Israel reduces to silence source of Syrian gunfire in Golan

Israeli army: These are not stray bullets

Israel's new Defence Minister Moshe Yaalon on Sunday vowed an "immediate" answer to all Syrian gunfire onto the Israeli occupied Golan Heights, saying the Damascus regime was responsible.
"Every violation of Israeli sovereignty and shooting from the Syrian side will immediately be answered by silencing the source of fire," he said in a statement.
His remarks were made shortly after Israeli troops on the strategic plateau fired an Israeli-made Tamuz anti-tank missile at a Syrian army post after coming under fire for the second time in 12 hours, army radio said.
"We view with great seriousness the shooting last night and this morning from Syria at an IDF force on territory of the state of Israel," Yaalon said.
"We see the Syrian regime as responsible for every breach of sovereignty. We shall not allow the Syrian army or any other body to violate Israeli sovereignty firing into our territory."
Earlier, a military spokesman said shots had been fired at troops in the southern Golan Heights.
"The soldiers responded with accurate fire towards the Syrian post from which they were fired upon," he said. No one was hurt on the Israeli side.
It was not immediately clear whether the shooting was from the Syrian army or from rebel forces in the area.
Late on Saturday, gunfire hit several military vehicles travelling in the same area, causing damage but no casualties, the army said.
And earlier this month, a mortar round landed on the Israeli-controlled sector after nearly three months of quiet.
Last November, gunfire from Syria prompted troops to respond with artillery in the first instance of Israeli fire at the Syrian military since the 1973 war.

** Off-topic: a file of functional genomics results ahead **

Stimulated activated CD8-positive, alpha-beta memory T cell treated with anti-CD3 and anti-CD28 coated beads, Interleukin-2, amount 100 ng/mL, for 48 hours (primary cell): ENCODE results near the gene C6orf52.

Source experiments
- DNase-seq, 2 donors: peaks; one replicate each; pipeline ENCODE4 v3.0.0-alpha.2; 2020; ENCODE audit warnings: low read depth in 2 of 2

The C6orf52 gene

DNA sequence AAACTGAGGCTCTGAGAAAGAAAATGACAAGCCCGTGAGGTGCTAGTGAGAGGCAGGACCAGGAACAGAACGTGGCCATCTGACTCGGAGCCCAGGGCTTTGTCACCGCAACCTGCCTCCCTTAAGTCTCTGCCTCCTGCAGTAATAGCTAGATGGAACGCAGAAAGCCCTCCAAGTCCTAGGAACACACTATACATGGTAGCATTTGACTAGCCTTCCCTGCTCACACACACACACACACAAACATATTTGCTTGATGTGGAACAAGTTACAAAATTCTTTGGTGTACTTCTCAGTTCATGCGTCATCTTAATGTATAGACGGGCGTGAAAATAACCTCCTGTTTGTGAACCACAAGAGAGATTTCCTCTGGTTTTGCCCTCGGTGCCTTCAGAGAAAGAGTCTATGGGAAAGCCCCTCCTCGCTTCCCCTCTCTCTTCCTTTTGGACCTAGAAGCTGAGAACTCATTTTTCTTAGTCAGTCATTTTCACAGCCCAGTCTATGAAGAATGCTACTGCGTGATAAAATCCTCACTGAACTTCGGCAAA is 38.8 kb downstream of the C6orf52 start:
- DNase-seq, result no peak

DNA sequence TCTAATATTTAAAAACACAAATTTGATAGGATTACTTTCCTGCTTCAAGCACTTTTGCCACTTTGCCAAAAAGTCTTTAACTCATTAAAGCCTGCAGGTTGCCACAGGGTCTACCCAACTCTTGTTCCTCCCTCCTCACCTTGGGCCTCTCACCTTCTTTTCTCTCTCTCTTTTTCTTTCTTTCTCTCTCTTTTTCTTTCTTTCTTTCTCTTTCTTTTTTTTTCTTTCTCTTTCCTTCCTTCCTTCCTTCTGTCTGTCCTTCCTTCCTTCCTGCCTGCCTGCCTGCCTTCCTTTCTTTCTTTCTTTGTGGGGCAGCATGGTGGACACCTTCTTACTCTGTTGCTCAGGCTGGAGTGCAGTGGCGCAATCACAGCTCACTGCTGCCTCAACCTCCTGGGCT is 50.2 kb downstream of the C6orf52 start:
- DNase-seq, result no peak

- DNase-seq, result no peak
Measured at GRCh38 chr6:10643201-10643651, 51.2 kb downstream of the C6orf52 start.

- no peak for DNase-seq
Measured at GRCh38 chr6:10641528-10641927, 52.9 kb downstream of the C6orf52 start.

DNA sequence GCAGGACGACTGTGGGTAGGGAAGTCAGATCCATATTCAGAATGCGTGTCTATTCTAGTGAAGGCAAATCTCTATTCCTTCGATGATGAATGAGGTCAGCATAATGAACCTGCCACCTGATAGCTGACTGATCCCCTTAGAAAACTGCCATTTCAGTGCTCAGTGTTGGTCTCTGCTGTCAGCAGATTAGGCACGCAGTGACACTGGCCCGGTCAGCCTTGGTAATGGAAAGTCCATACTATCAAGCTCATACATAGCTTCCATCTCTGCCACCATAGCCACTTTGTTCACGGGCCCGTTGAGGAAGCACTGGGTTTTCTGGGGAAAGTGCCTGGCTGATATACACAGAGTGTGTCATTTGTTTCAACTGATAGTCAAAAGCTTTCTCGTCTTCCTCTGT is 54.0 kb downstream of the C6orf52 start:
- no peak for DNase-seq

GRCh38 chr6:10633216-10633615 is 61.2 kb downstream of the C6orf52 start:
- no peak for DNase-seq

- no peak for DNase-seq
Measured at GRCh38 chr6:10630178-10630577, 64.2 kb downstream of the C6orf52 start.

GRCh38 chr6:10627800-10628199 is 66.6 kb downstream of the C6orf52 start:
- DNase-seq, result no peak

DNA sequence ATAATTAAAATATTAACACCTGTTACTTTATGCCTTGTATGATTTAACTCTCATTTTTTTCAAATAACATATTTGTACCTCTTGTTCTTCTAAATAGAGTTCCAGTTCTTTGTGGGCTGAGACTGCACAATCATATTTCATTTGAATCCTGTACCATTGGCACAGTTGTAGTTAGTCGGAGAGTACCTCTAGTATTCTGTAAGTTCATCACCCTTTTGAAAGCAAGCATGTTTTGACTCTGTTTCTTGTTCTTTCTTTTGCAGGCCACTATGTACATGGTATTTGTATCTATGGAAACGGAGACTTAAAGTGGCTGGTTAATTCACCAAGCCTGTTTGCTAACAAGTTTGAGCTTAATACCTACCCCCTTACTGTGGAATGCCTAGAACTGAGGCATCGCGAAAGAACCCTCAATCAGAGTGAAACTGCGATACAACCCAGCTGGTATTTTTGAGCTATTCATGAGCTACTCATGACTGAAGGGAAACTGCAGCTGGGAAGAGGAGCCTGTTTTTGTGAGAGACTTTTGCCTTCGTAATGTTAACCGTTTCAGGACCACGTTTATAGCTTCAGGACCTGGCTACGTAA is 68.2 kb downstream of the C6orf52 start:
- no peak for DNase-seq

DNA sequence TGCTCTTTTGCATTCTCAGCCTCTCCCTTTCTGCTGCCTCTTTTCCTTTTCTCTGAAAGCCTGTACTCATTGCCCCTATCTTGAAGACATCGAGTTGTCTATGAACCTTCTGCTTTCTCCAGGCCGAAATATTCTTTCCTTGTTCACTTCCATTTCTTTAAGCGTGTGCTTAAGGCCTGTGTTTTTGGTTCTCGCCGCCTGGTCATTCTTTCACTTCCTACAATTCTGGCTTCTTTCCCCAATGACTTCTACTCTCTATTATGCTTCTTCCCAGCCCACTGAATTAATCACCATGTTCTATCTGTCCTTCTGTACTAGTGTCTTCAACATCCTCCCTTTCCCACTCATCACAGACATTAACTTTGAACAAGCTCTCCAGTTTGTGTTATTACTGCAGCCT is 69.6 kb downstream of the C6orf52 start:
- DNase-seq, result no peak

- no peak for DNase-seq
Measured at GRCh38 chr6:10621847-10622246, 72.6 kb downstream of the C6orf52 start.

Israel is closely monitoring its border with Syria and fears that jihadist elements from among the rebels fighting the regime of President Bashar al-Assad might attempt to attack Israel.
"Nothing is clear there," Amos Gilad, a top official in the defence ministry, told army radio.
"The future is unclear, there are awful acts of murder, a danger of (the country) breaking apart, rising extremist terror, very strong involvement of Iran and Hezbollah," he said, referring to Lebanon's Shiite militia.
He said Israel was still checking into the truth of reports that chemical weapons had been used in Syria last Tuesday, in a move which US President Barack Obama said would be a "gamechanger."
Earlier this month, Israel expressed concern that the UN peacekeeping force in the Golan Heights could pull out altogether after Syrian rebels snatched 21 of their troops in the ceasefire zone bordering Israel.
Since 1974, the UN's Disengagement Observer Force (UNDOF) has been monitoring the Syrian side of the armistice line with a force of 1,200 troops, although its number has recently dropped to 1,000.
Israel seized the Golan from Syria in the 1967 Six-Day War and annexed it in 1981, in a move never recognised by the international community.
It is currently upgrading its security fence along its armistice line with the work expected to be finished by the end of the year.
The United Nations estimates that violence across Syria has killed at least 70,000 people since the conflict erupted in March 2011.
On Saturday alone, at least 64 people were killed in violence across Syria, according to the Syrian Observatory for Human Rights, adding that they included at least 24 civilians.